Monday, June 20, 2016

The Race: Wake County Board of Education (Background and Process)

When Government Lab decided to explore politics, it was on the small scale: a local, non-partisan election. Why and how?

In Wake County, NC, non-partisan elections do not require a signature threshold. As a registered Unaffiliated voter, there are certain elections (municipal and/or state-level offices) that I would not be able to participate in without meeting a voter-signature threshold requirement to get my name on the ballot.

I'm... mostly sympathetic to that, I suppose, if only because it deters single-issue candidates or watch-the-world-burn political renegades from playing 'election spoiler,' while allowing those candidates that have real support to participate. Happily, however, Wake County Board of Education District Representative is a non-partisan position which does not require such a threshold to be met, although the reasoning for such classification is a bit cloudy. One interpretation might be that citizens have an inherent stake in the operation of their local school system. Another interpretation would be that educational policy is not something subject to political philosophy/leanings -- I admit to being a bit skeptical about that proposition, though.

No matter which line of reasoning you prefer, declaring candidacy for local office in Wake County is a remarkably straight-forward process. Appear at your local Board of Elections, declare your candidacy, fill out some very brief paperwork, pay the registration fee, and -- congratulations, you're a candidate now!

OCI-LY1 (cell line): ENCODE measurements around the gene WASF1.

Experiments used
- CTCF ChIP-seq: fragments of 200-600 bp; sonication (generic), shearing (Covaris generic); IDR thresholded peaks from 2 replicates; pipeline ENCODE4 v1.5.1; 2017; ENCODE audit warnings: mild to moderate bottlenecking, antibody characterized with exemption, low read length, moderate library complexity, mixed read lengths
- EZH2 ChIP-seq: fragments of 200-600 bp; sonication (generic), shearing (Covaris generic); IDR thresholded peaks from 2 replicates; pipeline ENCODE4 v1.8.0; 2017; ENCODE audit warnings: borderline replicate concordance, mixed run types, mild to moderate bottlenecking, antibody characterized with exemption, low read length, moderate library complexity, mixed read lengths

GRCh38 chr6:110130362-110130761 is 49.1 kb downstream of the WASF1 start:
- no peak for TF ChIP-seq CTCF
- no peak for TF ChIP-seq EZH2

There are two non-partisan races during this election cycle in Wake County: Board of Education, and Soil & Water District Commissioner. On the one hand, I have effectively zero knowledge of ecology, hydrology, soil science, or environmental protection. On the other hand, I have a fair amount of education, and I am passionate about encouraging others to pursue their education as well (it's what I do for a living!) Needless to say, the decision wasn't a difficult one.

The Wake County Public School System Board of Education consisted of 9 numbered districts across the county, prior to this year. However, for the 2016 election, Wake County will be divided into 7 numbered districts, and 2 lettered districts which seem to function as at-large slots. I am a candidate for Representative of District 3. If you live in Wake County, and aren't sure what district you're in, go here to find out (enter your address in the top left corner).

 -J. McL.

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